“As global NFC adoption grows, these new specifications bring the ease and power of NFC to more applications and use cases in the Internet of Things, Transportation, Payments, Connected Vehicles markets, and beyond,” says Koichi Tagawa, chairman of the NFC Forum. “I’d like to thank the NFC Forum’s Working Groups and Technical Committee for their work on these important new specifications in support of product innovation and design.”
Updated specifications include the NFC Controller Interface (NCI) Technical Specification Version 2.0 that defines a standard interface within an NFC device between an NFC Controller and the device’s main application processor. The NCI 2.0 was published as a Candidate Specification in June 2015 and, after comments were collected from stakeholders, the adopted version of the specification is now published.
The NCI 2.0 adds the support of ACM for P2P communication and NFC-V Technology, allowing NFC devices to communicate with an increased number of devices and tags. It also introduces the concept of RF Interface Extensions to optimize the data exchange for P2P and memory tag communications, together with an extended Listen Mode Routing mechanism, which provides more flexibility for NFC devices with multiple secure elements. For example, one secure payment application from a bank may be installed on an embedded secure element of an NFC-enabled smartphone and another secure payment application from another bank can be installed on the (U)SIM card inserted into the same NFC-enabled smartphone. The user of this NFC-enabled smartphone is then able to select which of the two payment applications to use for the next payment transaction.
NCI 2.0 also adds the option for NFC controllers to emulate NFC Forum tags autonomously (for example, to allow an NFC smartphone user at an entrance gate to show an NFC ticket stored on his phone even if the phone is switched off). The new specification includes provisions for a high-level RF interface intended for Internet of Things devices to support efficient communication with NFC Forum tags.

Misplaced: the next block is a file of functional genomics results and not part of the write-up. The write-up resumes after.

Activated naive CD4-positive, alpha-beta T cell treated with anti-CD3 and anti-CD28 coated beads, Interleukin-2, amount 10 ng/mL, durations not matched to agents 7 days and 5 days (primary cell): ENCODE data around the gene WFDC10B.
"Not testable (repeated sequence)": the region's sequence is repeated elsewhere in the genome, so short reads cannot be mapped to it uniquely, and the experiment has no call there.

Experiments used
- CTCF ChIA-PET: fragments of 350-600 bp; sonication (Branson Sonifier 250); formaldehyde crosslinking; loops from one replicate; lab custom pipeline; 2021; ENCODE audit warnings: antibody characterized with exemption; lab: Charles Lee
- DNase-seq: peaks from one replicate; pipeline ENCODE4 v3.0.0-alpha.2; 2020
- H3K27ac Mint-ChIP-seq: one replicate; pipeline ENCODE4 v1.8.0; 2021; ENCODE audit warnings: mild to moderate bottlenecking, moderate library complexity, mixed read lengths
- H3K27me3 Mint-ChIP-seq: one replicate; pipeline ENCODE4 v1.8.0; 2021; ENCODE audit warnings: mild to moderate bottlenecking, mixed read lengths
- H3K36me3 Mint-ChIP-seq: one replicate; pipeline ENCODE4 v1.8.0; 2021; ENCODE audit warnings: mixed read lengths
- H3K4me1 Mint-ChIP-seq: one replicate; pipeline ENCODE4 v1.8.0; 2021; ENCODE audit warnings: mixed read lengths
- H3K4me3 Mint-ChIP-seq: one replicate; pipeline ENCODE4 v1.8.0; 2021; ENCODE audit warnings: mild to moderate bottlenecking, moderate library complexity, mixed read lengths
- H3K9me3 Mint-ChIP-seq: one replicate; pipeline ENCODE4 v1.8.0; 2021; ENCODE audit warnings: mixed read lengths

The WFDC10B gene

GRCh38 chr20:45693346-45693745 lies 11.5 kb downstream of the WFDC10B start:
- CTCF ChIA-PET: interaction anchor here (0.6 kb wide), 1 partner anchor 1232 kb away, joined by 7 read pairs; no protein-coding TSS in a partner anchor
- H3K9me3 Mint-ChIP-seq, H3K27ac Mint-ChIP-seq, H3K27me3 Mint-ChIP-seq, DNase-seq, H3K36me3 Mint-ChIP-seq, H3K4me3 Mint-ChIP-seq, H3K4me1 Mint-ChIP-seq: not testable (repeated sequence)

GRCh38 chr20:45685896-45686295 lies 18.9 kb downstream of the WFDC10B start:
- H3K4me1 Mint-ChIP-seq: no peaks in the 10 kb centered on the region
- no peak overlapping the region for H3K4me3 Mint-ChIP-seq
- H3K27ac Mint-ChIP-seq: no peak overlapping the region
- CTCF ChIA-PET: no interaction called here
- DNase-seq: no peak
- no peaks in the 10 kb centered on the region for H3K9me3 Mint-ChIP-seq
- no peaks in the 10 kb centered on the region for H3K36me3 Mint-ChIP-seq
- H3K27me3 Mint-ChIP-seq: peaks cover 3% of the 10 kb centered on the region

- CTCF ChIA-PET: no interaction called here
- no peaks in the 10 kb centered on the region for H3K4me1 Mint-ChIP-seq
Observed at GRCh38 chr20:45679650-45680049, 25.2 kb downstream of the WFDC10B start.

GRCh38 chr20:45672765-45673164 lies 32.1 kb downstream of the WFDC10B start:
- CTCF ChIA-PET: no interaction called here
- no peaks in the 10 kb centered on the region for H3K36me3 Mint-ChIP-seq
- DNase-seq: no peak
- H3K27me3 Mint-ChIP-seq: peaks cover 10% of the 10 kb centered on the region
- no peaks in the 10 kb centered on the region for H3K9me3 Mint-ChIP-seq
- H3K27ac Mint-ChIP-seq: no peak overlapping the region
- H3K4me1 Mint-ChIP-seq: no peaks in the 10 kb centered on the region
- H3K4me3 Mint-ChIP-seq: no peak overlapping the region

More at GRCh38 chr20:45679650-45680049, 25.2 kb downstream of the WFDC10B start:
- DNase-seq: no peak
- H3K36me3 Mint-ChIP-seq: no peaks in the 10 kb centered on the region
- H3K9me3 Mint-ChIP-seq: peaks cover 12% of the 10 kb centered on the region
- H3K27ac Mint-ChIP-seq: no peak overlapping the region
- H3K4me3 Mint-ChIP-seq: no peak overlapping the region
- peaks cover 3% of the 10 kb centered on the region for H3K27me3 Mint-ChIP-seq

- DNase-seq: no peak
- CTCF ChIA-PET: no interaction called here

The new NFC Activity Technical Specification Version 2.0 defines the building blocks (Activities) to set up the RF protocol for different roles inside an NFC device. The candidate version of Activity 2.0 was published in October 2015 and the NFC Forum is now publishing the adopted version following the public review. This technical specification has been extended to support ACM for P2P communication and NFC-V technology. Additionally, updates have been included based on ongoing alignment efforts with other organizations and standards, such as EMVCo, ISO/IEC 14443 and ISO/IEC 18092.
Also new is the NFC Digital Protocol Technical Specification Version 2.0 that defines the digital part of the RF protocol used by NFC devices. It is a half-duplex protocol allowing an NFC device to act as a reader/writer, an emulated card or a P2P device. The specification supports different RF technologies and protocols for compatibility with existing RF infrastructures. The candidate version of Digital 2.0 was published in October 2015 and the NFC Forum is now able to publish the adopted version following the public review. Version 2.0 of the Digital Protocol Technical Specification also adds ACM for P2P communication and NFC-V technology. Additionally, updates have been included based on ongoing alignment efforts with other organizations and standards, such as EMVCo, ISO/IEC 14443 and ISO/IEC 18092.
The NFC Forum Type 5 Tag Candidate Specification defines the NFC Forum Type 5 Tag and how an NFC-enabled device in reader/writer mode detects, reads and writes an NFC Data Exchange Format (NDEF) message on an NFC Forum Type 5 Tag. In addition to the reader/writer requirements, this specification adds NFC Forum Type 5 Tag requirements to increase interoperability. It enables providers of NFC Forum tags to verify that their tags are compatible with NFC Forum specifications. The communication with this NFC Forum tag type is based on NFC-V Technology, which is compatible with the ISO/IEC 15693 standard series.
The NFC Forum Type 5 Tag Candidate Specification allows for the storing and reading of an NDEF message on the NFC Forum tag. The NDEF message can contain a variety of information, resulting in different actions on the NFC Forum device reading an NFC Forum tag. NFC Forum Type 5 Tags are based on existing contactless products and are commercially available. By defining the NFC Forum Type 5 Tag, this candidate specification builds on the NFC Forum Type 5 Tag Operation Technical Specification published in October 2015, which defined NFC device behavior with NFC Forum Type 5 Tags but did not address how to build NFC Forum Type 5 Tags.